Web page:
> the door and they rely on the audience to test it.
They used to be that way.
Security threats endangered their business model, so they had to change;
nowadays, they aren't that different form other large companies anymore.
> Apple looks to me
> like a room full of really bright young minds, with no adult
Actually Apple is the most strictly controlled workplace in the
industry, as far as I know.
> I guess if I could offer any advice to other younger programmers, it
> would be to push yourself to become a polyglot to expand your mental
> horizons of what is possible, and a historian to understand what went
> before you and why, so that you don’t keep repeating the same stupid
> mistakes we did.
In the modern world, the bean counters found enough tools to control the
development process that you don't have much of a choice.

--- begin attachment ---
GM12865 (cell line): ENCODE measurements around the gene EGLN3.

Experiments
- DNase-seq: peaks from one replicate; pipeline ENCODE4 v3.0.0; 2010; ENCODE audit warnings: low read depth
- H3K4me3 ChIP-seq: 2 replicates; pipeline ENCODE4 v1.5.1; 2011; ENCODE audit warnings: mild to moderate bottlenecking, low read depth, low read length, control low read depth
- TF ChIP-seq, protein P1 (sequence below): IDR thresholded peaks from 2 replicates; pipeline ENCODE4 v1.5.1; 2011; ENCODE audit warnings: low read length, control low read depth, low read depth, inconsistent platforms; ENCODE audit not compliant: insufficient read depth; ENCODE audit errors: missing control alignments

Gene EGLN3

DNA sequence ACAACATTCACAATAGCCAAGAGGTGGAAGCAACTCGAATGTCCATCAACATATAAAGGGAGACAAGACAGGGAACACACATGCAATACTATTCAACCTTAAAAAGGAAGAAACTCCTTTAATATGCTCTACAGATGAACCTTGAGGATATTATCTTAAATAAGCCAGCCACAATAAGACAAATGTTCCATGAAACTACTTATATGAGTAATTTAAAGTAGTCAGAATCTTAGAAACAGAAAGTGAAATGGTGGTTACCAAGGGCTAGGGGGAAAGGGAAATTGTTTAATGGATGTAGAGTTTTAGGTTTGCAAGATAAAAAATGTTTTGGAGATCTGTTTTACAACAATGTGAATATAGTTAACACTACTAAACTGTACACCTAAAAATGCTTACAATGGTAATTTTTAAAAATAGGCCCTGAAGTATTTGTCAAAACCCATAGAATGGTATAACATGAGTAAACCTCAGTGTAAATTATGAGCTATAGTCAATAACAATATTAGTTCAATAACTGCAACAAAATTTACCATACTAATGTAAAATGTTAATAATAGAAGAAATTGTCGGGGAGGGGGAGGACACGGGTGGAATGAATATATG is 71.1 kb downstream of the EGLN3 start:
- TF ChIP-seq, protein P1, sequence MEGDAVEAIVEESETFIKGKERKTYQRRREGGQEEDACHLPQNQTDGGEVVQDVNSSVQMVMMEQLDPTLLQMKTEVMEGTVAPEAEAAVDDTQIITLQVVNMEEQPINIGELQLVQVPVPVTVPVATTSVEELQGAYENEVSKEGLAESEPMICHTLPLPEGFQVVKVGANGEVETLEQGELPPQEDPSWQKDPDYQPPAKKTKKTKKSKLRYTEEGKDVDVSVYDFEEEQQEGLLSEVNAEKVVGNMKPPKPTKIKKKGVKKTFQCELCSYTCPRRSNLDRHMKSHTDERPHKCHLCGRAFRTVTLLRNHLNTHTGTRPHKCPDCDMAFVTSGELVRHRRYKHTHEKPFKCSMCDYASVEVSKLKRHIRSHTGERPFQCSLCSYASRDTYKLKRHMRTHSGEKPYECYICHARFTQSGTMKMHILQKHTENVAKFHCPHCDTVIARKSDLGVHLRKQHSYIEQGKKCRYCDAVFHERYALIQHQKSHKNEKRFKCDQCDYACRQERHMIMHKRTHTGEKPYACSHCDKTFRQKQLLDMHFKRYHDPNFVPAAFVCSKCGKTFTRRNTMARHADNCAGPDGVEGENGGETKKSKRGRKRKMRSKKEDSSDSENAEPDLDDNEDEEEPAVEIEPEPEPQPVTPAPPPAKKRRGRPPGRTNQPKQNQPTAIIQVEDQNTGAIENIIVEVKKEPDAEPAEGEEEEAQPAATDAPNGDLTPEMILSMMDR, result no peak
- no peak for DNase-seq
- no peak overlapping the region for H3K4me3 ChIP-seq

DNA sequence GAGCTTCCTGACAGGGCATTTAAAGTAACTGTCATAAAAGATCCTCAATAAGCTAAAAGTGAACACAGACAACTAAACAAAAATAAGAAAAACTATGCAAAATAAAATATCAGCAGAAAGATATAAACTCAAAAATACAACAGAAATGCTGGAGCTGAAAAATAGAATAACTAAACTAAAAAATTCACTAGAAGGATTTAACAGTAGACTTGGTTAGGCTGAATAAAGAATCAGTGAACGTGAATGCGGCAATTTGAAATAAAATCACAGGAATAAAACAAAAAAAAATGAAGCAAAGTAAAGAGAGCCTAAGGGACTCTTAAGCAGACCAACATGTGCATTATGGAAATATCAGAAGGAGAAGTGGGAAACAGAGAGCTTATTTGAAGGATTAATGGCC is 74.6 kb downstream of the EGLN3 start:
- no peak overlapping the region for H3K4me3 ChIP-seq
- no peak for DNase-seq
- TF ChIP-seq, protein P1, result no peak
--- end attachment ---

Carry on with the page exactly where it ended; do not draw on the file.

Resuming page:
If you want to have choice, you now need to become a manager. Which
means no programming at all.
It takes a lot out of the profession that was attractive in the past
decades, but on the other hand it reduces project unpredictability and
increases job security. (It's still not perfect, but I doubt it ever can
> I could not be a production programmer. I’m definitely too much of a
> cowboy and a lone wolf. Teams are anathema to me. I need deep periods
> of isolation to think. People who manage to perform in production
> coding environments must have very different personalities from me.
That has been clear for a long while :-)